This is my review of The Story of English in 100 Words by David Crystal.
Inspired by a recent radio series on "The History of the World in One Hundred Objects , David Crystal has selected one hundred words, ranging widely over time and place to reflect the diversity of English. He readily concedes the arbitrary nature of his choice, and that everyone would choose a different hundred.
Entertaining as ever, Crystal's choice of words begins with "roe", one of the first words to be written down in Old English on the bone of a deer, and ends with "twittersphere", topical when the book went to print, but already superseded by more recent creations. You actually get more than 100 words, since he uses one to spark off a host of related ones. "Sudoku" is a cue for the Japanese words which have entered our language, such as "bonsai"; "Americanism" is a chance to compare different terms for the same thing on opposite sides of the Atlantic; "gaggle" is a collective noun prompting others, such as the intriguing "wisp of snipe"- Crystal suggests such words are the result of a group of medieval monks' parlour game on a cold evening.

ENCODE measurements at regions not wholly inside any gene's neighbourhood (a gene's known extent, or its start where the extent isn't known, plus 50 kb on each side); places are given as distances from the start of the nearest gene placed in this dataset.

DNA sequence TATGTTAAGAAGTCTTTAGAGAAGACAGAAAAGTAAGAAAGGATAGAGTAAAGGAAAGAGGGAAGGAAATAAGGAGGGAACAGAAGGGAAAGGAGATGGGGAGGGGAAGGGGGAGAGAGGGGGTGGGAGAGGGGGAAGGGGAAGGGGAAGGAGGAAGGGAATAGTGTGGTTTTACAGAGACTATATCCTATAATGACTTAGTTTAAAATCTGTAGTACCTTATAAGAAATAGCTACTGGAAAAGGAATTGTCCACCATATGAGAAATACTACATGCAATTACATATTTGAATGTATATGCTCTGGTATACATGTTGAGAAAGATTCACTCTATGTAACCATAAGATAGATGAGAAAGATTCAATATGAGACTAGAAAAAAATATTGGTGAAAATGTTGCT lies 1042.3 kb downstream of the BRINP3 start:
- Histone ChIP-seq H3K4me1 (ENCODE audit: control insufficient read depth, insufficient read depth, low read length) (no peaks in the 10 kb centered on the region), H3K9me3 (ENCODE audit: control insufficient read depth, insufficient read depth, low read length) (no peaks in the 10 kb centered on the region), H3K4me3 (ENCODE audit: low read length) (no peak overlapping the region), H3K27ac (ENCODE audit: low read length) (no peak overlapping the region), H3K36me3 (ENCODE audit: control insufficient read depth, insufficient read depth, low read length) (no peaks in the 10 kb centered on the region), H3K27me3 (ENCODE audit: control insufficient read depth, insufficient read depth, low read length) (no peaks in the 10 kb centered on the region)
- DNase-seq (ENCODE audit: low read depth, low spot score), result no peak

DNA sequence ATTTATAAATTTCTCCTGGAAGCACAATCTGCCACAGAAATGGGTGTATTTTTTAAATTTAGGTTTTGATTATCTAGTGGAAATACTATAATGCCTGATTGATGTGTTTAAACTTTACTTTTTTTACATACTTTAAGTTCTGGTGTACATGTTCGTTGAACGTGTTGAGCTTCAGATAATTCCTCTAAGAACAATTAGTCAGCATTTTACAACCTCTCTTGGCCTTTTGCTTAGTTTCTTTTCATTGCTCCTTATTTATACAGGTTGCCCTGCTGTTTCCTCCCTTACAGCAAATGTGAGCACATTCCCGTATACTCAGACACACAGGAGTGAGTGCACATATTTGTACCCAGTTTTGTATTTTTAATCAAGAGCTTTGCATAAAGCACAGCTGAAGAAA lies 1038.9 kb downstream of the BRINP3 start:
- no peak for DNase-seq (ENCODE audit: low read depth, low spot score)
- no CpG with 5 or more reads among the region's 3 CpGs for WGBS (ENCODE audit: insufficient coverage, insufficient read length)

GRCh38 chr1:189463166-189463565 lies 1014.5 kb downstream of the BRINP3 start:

He devotes separate chapters to basic words like "and" or "what", to those which have changed meaning like "wicked", to words coined by Shakespeare like "undeaf", lost words like "fopdoodle", those which are right or wrong according to the age like "ain't", "portmanteau" words like "brunch", taboo words and so on.
Crystal is no cultural snob, accepting "Jamaican English" on a par with the original, noting that the inhabitants of the British Isles form only a fraction of English speakers round the world. Similarly, he welcomes the dynamic nature of the language, accepting the inevitable demise of regional dialects along with the rise of "Essex speak" or "Hindi Cockney".
This book could make a good Christmas present, or enlighten younger readers whom Crystal suggests tend to have a smaller vocabulary simply through having lived a shorter time. However, I found the approach a bit too flibbertigibbetish – Crystal might approve this new adjective culled from a Middle English world, and the book will prove far too popular for him to mind my criticism that it is somewhat lightweight. I would have preferred it if he had concentrated on a more solid theme, such as the influence of foreign words on the English language.